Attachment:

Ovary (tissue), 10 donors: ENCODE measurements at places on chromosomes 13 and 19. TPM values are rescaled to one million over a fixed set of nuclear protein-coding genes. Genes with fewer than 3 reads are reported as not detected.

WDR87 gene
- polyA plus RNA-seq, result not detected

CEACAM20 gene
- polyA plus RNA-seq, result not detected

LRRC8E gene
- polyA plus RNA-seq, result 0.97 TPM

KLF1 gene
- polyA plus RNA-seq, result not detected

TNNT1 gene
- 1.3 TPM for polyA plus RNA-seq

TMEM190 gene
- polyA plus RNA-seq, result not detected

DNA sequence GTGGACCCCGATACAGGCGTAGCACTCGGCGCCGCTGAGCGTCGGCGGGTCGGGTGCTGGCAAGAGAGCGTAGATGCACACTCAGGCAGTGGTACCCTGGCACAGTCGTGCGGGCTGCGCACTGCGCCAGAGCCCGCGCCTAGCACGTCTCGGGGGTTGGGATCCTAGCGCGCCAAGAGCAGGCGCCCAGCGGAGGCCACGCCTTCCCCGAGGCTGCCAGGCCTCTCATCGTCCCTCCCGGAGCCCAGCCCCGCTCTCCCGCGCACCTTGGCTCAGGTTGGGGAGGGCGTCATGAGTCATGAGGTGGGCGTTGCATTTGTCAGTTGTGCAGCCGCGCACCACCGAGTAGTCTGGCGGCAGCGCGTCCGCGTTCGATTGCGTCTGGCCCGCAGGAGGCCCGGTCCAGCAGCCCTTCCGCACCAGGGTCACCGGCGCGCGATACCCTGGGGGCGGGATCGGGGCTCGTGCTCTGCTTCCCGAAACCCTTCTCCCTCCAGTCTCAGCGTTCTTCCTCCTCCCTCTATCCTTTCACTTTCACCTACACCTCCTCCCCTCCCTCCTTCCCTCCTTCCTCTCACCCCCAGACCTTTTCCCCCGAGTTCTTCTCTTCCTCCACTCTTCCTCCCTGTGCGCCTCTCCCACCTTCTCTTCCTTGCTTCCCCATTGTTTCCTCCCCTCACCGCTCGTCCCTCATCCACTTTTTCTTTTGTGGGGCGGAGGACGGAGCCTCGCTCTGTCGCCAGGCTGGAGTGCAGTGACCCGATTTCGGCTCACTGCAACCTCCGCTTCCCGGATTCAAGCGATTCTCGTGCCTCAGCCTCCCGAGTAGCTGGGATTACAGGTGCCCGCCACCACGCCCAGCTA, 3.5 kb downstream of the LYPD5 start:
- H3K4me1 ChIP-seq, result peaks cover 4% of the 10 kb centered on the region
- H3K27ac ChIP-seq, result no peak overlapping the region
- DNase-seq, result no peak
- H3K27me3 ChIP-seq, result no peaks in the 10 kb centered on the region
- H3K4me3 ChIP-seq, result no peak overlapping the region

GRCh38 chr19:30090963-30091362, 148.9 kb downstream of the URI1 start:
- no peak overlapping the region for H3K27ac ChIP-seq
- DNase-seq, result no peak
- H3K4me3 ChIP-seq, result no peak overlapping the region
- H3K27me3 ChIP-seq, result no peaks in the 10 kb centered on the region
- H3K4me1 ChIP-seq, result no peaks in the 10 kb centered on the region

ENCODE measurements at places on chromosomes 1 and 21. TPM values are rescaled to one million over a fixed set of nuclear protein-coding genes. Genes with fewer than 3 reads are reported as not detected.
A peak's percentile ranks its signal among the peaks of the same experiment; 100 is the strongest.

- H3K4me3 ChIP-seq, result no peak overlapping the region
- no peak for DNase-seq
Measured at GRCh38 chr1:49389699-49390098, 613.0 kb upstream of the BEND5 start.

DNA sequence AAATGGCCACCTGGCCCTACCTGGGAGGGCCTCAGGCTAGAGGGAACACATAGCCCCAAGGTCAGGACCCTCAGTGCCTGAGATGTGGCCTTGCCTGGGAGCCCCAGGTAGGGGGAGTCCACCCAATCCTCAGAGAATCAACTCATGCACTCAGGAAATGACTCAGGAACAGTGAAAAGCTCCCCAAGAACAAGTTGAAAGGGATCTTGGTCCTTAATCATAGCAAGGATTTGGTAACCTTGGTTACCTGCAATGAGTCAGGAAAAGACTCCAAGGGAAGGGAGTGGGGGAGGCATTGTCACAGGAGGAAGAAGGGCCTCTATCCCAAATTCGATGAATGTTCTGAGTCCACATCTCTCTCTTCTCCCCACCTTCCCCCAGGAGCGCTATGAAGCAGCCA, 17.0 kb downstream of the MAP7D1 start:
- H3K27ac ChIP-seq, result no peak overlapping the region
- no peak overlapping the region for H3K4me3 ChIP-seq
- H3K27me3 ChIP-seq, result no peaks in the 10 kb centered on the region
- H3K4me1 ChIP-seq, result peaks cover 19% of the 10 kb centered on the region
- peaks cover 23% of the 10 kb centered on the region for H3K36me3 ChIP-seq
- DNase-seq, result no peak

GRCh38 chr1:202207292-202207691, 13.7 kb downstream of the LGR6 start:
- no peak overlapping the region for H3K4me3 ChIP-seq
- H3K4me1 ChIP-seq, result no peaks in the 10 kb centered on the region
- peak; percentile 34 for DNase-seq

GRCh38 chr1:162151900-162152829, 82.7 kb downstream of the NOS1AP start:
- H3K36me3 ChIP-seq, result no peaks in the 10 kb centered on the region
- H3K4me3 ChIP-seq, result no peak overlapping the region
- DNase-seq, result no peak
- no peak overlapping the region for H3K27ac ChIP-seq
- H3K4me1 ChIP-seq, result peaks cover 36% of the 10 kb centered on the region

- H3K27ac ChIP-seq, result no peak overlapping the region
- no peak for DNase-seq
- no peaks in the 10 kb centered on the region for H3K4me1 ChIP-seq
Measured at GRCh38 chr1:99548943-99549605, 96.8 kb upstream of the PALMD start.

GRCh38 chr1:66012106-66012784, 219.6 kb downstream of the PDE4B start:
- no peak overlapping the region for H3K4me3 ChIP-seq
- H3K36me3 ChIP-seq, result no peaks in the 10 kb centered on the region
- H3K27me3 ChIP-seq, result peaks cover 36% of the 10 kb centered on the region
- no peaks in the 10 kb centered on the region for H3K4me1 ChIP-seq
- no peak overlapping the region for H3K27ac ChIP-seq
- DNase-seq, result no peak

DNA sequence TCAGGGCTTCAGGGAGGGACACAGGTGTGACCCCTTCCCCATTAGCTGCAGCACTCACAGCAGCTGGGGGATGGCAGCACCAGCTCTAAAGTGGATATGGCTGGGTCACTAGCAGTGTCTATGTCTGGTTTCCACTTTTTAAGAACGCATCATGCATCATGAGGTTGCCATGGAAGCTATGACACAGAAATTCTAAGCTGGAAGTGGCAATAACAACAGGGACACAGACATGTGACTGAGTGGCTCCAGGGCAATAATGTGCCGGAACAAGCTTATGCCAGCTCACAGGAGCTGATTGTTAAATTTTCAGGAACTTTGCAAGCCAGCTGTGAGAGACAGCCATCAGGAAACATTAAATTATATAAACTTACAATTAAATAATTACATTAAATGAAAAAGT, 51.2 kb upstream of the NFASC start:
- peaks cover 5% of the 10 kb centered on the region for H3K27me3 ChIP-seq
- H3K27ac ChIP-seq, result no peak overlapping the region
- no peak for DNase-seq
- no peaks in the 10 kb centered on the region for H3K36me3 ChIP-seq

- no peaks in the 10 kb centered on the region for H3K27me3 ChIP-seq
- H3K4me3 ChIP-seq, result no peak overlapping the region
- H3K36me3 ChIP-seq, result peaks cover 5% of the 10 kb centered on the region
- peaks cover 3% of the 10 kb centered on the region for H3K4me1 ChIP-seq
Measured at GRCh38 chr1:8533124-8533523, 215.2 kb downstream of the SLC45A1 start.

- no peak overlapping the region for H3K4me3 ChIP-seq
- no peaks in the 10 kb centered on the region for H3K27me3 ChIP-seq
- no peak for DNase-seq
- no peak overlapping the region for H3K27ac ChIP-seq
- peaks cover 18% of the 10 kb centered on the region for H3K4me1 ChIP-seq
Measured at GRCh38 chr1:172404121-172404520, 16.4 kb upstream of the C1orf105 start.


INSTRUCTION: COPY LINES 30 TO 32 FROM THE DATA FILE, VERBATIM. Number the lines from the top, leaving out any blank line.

Measured at GRCh38 chr1:49389699-49390098, 613.0 kb upstream of the BEND5 start.

DNA sequence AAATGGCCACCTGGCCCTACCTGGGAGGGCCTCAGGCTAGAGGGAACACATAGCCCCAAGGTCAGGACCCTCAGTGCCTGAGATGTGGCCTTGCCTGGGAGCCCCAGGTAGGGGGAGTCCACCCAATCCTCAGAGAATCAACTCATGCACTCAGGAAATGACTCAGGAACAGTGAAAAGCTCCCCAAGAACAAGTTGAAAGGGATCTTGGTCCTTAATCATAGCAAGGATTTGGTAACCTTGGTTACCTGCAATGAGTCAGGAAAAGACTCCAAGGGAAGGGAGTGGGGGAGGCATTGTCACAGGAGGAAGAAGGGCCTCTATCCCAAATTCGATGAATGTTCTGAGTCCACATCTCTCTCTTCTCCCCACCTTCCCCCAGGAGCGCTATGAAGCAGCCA, 17.0 kb downstream of the MAP7D1 start:
- H3K27ac ChIP-seq, result no peak overlapping the region